Tinnitus (ringing of the ears)
|Dx:||Tinnitus (ringing of the ears)|
|Pre-ICD10 counterpart:||none assigned|
|APACHE Como Component:||none|
|APACHE Acute Component:||none|
|External ICD10 Documentation|
- Tinnitus is the hearing of sound when no external sound is present. While often described as a ringing, it may also sound like a clicking, hiss or roaring. The sound may be soft or loud, low pitched or high pitched and appear to be coming from one ear or both. Most of the time, it comes on gradually. In some people, the sound causes depression or anxiety and can interfere with concentration.
Tinnitus is not a disease but a symptom that can result from a number of underlying causes. One of the most common causes is noise-induced hearing loss. Other causes include: ear infections, disease of the heart or blood vessels, Ménière's disease, brain tumors, emotional stress, exposure to certain medications, a previous head injury, and earwax. It is more common in those with depression.
Symptom/Sign/Test Result not needed when cause known
- This code identifies a symptom or a sign, or an abnormal test result, not a disorder.
- So, you should code the cause of the symptom/sign/abnormal test, if known -- and if you do so, then also coding and combining the symptom/sign/abnormal test result to that cause is generally optional, but is guided by the following guidelines.
- Here are guidelines for whether or not to ALSO code the symptom/sign/abnormal test when you DO code the underlying cause:
- If it is a subjective symptom (e.g. pain) then coding it is optional
- When it is a physical exam finding (e.g. abdominal tenderness) then coding it is generally optional
- An exception is when the symptom/sign/abnormal testis so severe that all by itself it mandates hospitalization and/or a procedure -- a good example is a patient who has Wegener's granulomatosis is admitted due withHemoptysis. Since hemoptysis is a physical finding that fits this description of "severe" it should be coded, and combined with Wegener's.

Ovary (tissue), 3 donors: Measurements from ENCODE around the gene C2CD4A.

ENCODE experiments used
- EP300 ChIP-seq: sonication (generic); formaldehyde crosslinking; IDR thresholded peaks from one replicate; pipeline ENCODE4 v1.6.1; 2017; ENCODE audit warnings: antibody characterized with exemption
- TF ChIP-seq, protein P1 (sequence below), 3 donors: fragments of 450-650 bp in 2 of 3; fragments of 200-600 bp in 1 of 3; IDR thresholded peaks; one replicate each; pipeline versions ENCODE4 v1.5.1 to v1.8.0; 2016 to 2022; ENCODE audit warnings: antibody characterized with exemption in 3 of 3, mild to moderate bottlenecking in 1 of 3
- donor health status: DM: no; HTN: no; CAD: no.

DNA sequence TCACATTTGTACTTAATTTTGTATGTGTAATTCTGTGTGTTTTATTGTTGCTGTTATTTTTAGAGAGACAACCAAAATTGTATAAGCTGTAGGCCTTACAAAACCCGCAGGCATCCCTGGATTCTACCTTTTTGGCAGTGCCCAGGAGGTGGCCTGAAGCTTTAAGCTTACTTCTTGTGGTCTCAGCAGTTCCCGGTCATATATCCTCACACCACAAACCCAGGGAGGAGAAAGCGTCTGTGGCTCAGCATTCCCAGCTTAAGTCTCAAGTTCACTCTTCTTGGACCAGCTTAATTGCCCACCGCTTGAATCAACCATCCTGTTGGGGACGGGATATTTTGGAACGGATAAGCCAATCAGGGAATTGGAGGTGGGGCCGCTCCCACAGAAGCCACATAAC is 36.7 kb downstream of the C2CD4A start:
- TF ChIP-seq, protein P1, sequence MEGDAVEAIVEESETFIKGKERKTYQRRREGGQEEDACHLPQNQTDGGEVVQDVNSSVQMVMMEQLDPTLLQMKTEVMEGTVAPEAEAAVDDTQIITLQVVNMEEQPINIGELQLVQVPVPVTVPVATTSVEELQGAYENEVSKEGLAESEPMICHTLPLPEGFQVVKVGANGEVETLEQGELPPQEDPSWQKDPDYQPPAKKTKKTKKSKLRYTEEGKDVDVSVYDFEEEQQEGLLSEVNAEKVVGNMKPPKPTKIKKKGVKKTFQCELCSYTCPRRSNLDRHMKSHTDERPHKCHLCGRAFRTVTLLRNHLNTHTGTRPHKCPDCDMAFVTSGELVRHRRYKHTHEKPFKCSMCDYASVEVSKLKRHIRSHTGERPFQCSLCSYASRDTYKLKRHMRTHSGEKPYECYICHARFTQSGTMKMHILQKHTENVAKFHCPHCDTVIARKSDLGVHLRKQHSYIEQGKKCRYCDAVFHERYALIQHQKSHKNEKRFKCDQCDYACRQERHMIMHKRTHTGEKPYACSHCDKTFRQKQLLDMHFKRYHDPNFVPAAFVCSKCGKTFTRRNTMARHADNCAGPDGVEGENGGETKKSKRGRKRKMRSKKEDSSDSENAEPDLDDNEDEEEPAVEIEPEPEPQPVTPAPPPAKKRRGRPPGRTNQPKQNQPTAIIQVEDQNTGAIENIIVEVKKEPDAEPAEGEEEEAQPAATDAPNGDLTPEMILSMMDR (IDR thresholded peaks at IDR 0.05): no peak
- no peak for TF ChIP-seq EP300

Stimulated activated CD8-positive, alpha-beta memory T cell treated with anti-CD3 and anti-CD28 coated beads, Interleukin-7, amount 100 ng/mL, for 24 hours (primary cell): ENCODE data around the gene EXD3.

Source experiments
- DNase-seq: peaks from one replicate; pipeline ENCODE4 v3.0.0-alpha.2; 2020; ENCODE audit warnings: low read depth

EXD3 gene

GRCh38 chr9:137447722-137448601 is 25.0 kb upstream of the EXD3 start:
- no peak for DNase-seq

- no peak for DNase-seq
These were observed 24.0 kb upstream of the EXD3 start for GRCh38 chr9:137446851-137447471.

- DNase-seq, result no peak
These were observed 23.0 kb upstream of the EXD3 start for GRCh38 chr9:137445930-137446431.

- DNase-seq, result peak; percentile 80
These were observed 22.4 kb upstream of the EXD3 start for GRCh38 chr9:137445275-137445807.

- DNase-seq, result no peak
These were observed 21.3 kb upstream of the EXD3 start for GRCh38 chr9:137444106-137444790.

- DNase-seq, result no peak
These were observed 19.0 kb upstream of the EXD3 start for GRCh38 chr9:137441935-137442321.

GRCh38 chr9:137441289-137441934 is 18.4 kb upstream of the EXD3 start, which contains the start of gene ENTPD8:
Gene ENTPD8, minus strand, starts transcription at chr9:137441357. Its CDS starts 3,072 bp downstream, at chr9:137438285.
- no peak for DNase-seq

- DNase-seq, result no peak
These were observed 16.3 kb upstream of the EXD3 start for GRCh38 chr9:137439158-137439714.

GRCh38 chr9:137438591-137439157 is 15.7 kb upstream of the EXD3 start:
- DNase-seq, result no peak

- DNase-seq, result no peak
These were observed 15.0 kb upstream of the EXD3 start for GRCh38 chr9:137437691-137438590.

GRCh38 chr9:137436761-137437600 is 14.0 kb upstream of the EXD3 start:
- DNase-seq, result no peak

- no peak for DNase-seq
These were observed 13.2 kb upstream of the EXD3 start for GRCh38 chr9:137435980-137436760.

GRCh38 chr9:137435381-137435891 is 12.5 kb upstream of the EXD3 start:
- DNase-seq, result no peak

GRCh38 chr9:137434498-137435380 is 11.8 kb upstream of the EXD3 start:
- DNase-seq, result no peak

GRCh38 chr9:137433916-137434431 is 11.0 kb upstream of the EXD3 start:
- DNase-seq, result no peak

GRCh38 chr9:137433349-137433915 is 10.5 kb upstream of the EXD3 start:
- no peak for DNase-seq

- When it is an abnormal laboratory finding which in and of itself has relevance (e.g. hyperkalemia, hypoalbuminemia) then USUALLY code it
- You don't need to code the abnormal lab finding is when it is actually a major component of the underlying cause --- example is when a person presents with an acute MI, there is no need to code the abnormal troponin as Abnormal blood chemistry NOS
- The trickiest of these guidelines is for abnormal radiologic tests
- When the abnormal test is fully explained by the underlying diagnosis/diagnoses (e.g. pneumonia as cause of abnormal chest imaging, or a skull fracture with an intracranial hemorrhage both identified by an abnormal head CT) then coding the abnormal imaging result is optional
- But remember there are some rare things for which the abnormal imaging result IS part of coding the entity, for example we code retroperitoneal hemorrhage by the combination of Hemorrhage, NOS and Retroperitoneal area, diagnostic imaging, abnormal
- Sometimes there may be multiple symptom/sign/test result that might or might NOT be related to each other by virtue of having the same underlying cause. Since in the absence of KNOWING that cause, such assumptions may well be incorrect, do NOT combine them together if you are not certain they actually have the same underlying cause.
If this happens repeatedly during the same ward or unit stay, only code it the first time it happens, rather than each time it happens. See ICD10 codes only coded the first time for other diagnoses coded this way.
Alternate ICD10s to consider coding instead or in addition
- Hearing loss, any type
- Disorder of middle ear, NOS
- Otitis externa, infectious
- Perforation of tympanic membrane (eardrum)
- Otitis media, infectious
- Otitis media, noninfectious
- Effusion of the ear
- Meniere's disease
- Depression (major depressive disorder, recurrent depression)
- Depressive episode without major depressive disorder
- Post-concussion syndrome
Candidate Combined ICD10 codes
Related CCI Codes
Data Integrity Checks (SMW)